Appeal from the Order of the Court of Common Pleas of Lehigh County in case of Kacar, Inc. and Pasquale and Josephine Dimilio v. The Zoning Hearing Board of the City of Allentown, No. 79-C-1846.
William G. Sherr, with him Howard N. Stark, for appellants.
Daniel K. McCarthy, Efron, Black, Epstein and Prokup, for appellee.
Judges Mencer, Rogers and MacPhail, sitting as a panel of three. Opinion by Judge Mencer. Judge Wilkinson, Jr. did not participate in the decision in this case.
[ 60 Pa. Commw. Page 583]
Kacar, Inc., and Pasquale and Josephine DeMilio (appellants) have appealed from an order of the Court of Common Pleas of Lehigh County which upheld the denial of a constitutional challenge to a provision of the zoning ordinance of the City of Allentown and the denial of a special exception under that provision. We affirm.
In 1977, the City of Allentown adopted Ordinance 12260 which amended the Codified Ordinances of the City of Allentown by adding, inter alia, the following provisions:
1362.04 ALLOWANCE AS SPECIAL EXCEPTION
It shall be unlawful to establish an Adult Book Store, Adult Motion Picture Theater or Cabaret within five hundred feet (500') of any school, church or residential zone, except as a
[ 60 Pa. Commw. Page 584]
special exception in accordance with the procedure set forth in Section 1361.02. The Zoning Hearing Board may authorize the establishment of an Adult Book Store, Adult Motion Picture Theater or Cabaret within five hundred feet (500') of a school, church or residential zone as a special exception only if the following findings are made by the Board:
(a) That the applicant has presented to the Board a petition which indicates approval of the proposed use by 51 per cent of the persons owning, residing or doing business within a radius of five hundred feet (500') of the location of the proposed use. The applicant shall have attempted to contact all eligible locations within this radius, and must supply a list of all addresses at which no contact was made. The circulator of the petition shall have subscribed to an affidavit attesting to the fact that the circulator personally witnessed the signatures on the petition and that the same were affixed to the petition by the persons whose names appear thereon.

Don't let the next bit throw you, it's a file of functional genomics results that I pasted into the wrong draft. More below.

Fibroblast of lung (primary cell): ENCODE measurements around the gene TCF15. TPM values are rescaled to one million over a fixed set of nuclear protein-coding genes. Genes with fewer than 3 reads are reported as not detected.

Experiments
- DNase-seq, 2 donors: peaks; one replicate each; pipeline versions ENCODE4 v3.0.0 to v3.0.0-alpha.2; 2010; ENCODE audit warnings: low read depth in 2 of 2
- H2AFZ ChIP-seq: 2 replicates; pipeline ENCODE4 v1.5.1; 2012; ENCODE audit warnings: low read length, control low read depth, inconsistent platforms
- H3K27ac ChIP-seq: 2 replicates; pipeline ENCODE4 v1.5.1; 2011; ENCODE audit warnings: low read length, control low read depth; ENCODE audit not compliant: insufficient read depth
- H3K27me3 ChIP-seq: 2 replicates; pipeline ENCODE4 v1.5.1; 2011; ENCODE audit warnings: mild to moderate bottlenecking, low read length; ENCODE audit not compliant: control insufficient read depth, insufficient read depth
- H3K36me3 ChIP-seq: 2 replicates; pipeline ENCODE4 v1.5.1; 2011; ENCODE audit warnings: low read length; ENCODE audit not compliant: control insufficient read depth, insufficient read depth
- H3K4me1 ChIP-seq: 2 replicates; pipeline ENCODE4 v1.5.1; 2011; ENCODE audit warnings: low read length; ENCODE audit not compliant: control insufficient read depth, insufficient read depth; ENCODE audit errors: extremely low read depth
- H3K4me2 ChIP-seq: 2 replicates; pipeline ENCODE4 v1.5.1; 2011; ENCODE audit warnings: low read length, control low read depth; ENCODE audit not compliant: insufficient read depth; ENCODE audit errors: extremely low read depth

In 1978, the appellants established an adult bookstore and adult theater at 22 North Sixth Street in Allentown in an area zoned for business use. After being cited for engaging in a nonpermitted use, they applied for a special exception permit which was denied. In this appeal, the appellants contend that 1) Ordinance 12260 is unconstitutional because it is violative of the standards of Young v. American Mini Theatres, Inc., 427 U.S. 50 (1976); 2) the ordinance was improperly applied to their property; 3) the ordinance is exclusionary; and 4) the ordinance improperly delegates legislative powers. We have carefully examined the appellants' contentions and we find them to be without merit.
[ 60 Pa. Commw. Page 585]
I. Ordinance 12260 is not violative of the standards set forth in Young v. American Mini Theatres
In Young v. American Mini Theatres, the City of Detroit had adopted an ordinance which required that adult theaters be located at least 1,000 feet from adult bookstores, cabarets, and other specified uses and at least 500 feet from a residential zone. A majority of the Court held that the Detroit ordinance did not interfere with the rights of the owners of adult theaters under the first amendment to the U.S. Constitution.
[W]e have no doubt that the municipality may control the location of theaters as well as the location of other commercial establishments, either by confining them to certain specified commercial zones or by requiring that they be dispersed throughout the city. The mere fact that the commercial exploitation of material protected by the First Amendment is subject to zoning and other licensing requirements is not a sufficient reason for invalidating these ordinances.
It is conceivable that a zoning provision which curtails the use of a property for commercial distribution of adult materials could violate the first amendment. In the recent decision of Entertainment Concepts, Inc., III v. Maciejewski, 631 F.2d 497 (7th Cir. 1980), for example, the Village of Westmont was enjoined from enforcing a zoning ordinance which treated adult theaters as a special exception. The court held that the ordinance was impermissibly vague because it did not define "adult theaters," nor did it express guidelines for enforcement. The court felt that these deficiencies posed too great a threat to first amendment freedoms.
The same court, however, has also upheld a zoning ordinance which treated adult theaters ...